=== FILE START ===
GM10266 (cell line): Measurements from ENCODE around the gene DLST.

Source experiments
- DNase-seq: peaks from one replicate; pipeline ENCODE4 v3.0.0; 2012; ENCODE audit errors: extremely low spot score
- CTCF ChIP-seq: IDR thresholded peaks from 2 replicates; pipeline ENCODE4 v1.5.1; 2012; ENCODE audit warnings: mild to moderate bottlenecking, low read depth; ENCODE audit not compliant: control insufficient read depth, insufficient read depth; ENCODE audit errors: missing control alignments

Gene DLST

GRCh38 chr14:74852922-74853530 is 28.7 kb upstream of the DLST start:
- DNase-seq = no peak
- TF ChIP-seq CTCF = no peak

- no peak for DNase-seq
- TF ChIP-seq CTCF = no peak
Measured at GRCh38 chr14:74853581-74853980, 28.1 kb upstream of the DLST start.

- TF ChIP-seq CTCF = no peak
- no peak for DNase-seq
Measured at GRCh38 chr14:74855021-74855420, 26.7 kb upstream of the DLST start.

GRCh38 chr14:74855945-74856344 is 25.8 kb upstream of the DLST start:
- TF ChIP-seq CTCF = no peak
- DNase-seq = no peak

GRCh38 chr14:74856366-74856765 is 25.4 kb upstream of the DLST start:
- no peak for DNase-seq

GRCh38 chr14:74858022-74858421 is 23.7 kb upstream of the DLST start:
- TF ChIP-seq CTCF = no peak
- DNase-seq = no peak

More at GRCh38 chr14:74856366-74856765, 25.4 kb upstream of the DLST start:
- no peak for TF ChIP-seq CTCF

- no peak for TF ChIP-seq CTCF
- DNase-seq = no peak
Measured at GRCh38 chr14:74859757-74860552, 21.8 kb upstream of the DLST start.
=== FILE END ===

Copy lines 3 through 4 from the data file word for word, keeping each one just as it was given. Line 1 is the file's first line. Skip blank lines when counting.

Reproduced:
- DNase-seq: peaks from one replicate; pipeline ENCODE4 v3.0.0; 2012; ENCODE audit errors: extremely low spot score
- CTCF ChIP-seq: IDR thresholded peaks from 2 replicates; pipeline ENCODE4 v1.5.1; 2012; ENCODE audit warnings: mild to moderate bottlenecking, low read depth; ENCODE audit not compliant: control insufficient read depth, insufficient read depth; ENCODE audit errors: missing control alignments